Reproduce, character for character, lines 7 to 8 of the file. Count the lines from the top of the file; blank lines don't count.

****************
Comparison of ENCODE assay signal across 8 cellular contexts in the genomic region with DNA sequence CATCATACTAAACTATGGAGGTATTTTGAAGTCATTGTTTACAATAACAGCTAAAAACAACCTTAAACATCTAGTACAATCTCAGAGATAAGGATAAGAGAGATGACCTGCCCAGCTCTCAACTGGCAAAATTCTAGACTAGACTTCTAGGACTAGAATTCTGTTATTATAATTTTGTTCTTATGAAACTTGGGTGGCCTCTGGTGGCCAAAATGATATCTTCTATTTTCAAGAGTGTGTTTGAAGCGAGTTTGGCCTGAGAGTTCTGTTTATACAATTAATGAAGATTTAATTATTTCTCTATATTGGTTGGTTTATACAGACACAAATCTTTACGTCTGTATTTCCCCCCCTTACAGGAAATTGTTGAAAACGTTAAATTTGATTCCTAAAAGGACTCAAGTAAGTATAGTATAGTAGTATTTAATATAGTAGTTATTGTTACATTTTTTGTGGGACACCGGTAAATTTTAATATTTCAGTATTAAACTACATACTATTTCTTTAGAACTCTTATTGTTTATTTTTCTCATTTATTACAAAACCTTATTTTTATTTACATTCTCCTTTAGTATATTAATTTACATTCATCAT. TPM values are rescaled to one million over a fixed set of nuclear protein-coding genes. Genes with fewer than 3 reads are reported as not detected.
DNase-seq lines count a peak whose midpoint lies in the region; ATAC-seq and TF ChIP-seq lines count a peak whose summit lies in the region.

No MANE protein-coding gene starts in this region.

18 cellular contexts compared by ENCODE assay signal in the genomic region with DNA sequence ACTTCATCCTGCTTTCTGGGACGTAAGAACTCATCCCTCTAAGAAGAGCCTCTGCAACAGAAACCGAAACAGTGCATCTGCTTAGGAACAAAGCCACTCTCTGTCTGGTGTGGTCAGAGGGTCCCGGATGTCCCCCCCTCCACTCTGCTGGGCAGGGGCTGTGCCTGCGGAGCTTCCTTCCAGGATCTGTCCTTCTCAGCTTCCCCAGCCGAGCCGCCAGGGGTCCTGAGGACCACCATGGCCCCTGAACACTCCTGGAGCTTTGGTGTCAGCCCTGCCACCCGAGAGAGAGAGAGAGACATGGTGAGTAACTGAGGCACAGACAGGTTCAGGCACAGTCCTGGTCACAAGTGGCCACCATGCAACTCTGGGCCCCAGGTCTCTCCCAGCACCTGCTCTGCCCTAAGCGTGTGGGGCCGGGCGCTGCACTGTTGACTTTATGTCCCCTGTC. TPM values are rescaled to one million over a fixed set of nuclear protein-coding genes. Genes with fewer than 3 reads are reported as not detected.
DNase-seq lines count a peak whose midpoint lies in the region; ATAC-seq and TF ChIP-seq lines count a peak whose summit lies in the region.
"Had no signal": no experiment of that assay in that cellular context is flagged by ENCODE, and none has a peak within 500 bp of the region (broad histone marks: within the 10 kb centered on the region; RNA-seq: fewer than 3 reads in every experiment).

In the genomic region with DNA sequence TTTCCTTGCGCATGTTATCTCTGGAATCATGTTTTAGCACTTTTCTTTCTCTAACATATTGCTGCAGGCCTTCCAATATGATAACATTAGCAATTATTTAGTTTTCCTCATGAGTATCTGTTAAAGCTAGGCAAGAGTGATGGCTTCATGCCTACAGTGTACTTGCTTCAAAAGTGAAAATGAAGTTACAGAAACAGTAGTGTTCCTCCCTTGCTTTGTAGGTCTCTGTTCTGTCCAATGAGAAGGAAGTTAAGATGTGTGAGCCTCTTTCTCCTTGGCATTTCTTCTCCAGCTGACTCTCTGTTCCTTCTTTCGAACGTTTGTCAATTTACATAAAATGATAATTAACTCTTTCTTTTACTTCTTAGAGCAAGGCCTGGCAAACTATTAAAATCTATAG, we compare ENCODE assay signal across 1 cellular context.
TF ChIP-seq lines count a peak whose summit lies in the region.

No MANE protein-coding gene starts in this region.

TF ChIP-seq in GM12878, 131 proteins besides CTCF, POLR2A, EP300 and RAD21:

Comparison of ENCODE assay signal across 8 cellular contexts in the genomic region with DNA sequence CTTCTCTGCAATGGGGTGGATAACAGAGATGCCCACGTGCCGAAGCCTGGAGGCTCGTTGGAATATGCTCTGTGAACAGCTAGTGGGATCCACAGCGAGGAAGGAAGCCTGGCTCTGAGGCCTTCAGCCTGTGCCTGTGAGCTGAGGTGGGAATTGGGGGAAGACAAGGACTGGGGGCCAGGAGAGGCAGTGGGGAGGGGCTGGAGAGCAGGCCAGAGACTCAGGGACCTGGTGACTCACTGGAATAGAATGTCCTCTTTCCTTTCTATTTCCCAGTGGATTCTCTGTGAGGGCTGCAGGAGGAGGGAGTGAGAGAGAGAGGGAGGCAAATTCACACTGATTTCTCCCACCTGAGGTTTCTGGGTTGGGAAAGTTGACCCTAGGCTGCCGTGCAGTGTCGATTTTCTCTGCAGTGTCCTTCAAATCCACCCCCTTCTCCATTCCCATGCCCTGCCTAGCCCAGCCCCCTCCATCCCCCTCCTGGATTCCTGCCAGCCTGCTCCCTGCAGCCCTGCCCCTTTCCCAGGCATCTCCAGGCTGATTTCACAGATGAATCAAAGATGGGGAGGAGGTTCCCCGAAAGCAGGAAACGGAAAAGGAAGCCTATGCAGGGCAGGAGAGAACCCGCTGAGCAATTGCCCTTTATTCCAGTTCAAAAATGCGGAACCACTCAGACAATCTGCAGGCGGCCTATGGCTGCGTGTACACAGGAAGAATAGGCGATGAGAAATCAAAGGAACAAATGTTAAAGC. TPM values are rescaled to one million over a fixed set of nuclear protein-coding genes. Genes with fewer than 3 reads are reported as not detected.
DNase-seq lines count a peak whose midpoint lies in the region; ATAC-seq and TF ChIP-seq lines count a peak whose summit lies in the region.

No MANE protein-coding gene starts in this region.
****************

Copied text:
In the genomic region with DNA sequence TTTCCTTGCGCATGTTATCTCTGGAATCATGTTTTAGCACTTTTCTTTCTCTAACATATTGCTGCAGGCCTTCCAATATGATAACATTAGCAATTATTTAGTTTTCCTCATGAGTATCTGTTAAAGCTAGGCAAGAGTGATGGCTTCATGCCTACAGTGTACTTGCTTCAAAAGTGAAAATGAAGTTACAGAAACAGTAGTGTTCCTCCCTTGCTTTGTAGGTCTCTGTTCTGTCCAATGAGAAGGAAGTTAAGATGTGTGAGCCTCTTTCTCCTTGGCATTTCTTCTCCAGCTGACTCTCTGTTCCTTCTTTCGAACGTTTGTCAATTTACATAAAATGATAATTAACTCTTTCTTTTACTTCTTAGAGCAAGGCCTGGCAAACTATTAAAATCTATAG, we compare ENCODE assay signal across 1 cellular context.
TF ChIP-seq lines count a peak whose summit lies in the region.